Stuff of poetry and it had been done before? Toni Lyn didn’t hide that fact from herself. But she was going to do it through imagery. She was going to create moments with poems. “Let the reader put the story together on their own,” Toni Lyn explained to her grandmother over her notebook. “Hell, I might not even put the poems in the correct chronological order. Stories in the correct order, are boring, aren’t they? Let’s mix it up! Think about it, when you replay your memories, how often are they in the right order? You jump to the big parts, back and forth, around, and it works itself out in time, right?”
So, for the first time in years, Cassandra’s daily schedule was ruined. It was thrown completely out the window and she would follow Toni Lyn on her writing adventures. They would sit at restaurants watching couples (“Really? How could he order a steak when she ordered a salad?”). They would go to movies and sit behind lovers (“Does every guy use the yawn-arm maneuver?”). They would sit on the beach and watch the couples walk by (“They can’t be natural.” “Stop it! They might hear you.” “So? You know I’m right. Look at them!”). They went to local teen events to watch the teenager interact and deal with the emotions (“I forgot what a big deal holding hands used to be.”). They would sneak into weddings (“We’re with the groom, right?” “We were with the groom last time.” “Okay, we are with the bride.”) and try to get a good seat near the front.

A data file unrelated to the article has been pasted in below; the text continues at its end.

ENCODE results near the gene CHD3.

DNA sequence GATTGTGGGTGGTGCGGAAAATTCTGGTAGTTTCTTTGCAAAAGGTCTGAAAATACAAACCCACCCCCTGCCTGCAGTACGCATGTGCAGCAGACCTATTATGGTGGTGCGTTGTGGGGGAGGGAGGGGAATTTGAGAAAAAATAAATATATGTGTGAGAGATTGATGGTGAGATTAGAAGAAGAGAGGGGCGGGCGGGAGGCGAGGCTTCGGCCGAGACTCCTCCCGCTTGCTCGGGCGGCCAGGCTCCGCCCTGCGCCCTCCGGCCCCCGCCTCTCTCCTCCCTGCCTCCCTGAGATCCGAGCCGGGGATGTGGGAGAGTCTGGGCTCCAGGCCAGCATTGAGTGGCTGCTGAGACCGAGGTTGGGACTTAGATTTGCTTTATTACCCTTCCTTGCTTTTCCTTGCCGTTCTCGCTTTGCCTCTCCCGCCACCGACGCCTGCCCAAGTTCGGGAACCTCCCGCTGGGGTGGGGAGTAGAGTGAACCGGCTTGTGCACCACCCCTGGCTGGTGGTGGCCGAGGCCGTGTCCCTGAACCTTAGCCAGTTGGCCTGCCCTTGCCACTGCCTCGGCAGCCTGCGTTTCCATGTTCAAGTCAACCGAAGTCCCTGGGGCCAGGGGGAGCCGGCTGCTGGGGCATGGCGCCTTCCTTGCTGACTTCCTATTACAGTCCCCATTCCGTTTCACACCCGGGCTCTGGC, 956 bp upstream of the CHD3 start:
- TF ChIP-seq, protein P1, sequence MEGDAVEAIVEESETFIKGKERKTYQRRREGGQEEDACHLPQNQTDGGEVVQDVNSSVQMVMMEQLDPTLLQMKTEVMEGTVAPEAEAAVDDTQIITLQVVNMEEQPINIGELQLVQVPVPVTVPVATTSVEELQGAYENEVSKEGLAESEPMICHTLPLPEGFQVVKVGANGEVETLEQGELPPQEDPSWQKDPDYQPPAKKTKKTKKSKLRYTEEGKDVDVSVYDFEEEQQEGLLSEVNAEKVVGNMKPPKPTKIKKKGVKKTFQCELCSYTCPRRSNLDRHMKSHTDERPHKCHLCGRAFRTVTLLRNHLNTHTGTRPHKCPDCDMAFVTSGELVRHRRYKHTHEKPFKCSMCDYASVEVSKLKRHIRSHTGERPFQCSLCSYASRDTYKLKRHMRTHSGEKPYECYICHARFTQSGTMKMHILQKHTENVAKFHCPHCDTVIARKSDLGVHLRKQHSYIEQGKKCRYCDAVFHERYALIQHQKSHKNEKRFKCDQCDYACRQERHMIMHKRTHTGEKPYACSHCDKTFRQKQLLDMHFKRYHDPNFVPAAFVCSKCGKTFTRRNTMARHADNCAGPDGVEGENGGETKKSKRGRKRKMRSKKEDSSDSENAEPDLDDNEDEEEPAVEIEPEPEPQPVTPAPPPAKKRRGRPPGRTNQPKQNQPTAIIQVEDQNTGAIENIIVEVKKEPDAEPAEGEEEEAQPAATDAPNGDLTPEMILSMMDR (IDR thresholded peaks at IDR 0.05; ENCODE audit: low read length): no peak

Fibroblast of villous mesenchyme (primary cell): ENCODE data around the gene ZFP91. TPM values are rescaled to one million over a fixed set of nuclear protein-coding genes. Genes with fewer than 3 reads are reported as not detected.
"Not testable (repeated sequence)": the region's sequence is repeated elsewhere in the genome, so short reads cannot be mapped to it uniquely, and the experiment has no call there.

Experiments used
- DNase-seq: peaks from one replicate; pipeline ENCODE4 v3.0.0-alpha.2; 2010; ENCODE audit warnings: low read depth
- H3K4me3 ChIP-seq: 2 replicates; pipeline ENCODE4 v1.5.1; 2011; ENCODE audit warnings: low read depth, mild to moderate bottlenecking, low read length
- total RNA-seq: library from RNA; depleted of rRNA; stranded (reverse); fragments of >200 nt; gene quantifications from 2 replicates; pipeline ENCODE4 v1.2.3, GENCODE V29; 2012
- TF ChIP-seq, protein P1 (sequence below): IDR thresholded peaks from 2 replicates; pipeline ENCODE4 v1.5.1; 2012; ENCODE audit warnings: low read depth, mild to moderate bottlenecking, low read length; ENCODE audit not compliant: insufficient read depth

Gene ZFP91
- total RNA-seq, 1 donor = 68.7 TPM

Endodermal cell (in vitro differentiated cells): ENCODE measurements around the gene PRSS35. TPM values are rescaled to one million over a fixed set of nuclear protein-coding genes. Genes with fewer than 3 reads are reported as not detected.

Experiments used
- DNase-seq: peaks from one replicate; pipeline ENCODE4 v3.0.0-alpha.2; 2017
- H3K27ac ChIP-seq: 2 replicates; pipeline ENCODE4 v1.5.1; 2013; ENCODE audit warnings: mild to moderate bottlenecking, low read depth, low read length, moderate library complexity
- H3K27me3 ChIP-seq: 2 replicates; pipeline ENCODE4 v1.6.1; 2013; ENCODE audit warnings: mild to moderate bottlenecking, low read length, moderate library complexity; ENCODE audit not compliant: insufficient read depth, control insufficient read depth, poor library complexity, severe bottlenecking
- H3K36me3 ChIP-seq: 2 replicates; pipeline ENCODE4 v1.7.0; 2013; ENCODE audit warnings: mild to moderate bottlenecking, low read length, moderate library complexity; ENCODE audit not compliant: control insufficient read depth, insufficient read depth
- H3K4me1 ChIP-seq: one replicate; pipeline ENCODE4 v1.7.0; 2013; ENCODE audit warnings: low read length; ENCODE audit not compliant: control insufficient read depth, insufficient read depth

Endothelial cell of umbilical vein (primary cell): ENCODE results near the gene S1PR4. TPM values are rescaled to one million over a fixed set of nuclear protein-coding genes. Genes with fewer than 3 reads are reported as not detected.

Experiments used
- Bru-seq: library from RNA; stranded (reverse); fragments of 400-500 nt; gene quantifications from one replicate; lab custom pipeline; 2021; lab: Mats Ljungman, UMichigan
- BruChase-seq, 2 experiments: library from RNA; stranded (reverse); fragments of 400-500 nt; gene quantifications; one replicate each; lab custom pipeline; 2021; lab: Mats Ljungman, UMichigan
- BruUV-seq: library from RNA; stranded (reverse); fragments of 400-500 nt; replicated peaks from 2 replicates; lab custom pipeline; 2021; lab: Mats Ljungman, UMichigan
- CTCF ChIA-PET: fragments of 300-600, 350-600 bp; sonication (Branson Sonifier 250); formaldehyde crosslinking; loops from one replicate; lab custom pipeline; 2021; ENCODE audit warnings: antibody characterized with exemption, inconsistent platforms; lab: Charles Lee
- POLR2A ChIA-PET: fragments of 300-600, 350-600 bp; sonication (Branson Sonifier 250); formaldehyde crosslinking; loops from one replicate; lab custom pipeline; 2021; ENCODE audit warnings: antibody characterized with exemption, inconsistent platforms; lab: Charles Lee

Cassandra was fascinated by the episodes in front of her. It never occurred to her how much life was going on on her island that she never knew about. The hearts that were broken and ties that were forged, all that life going on that she didn’t know about. All that life that would go on after she was gone. Always.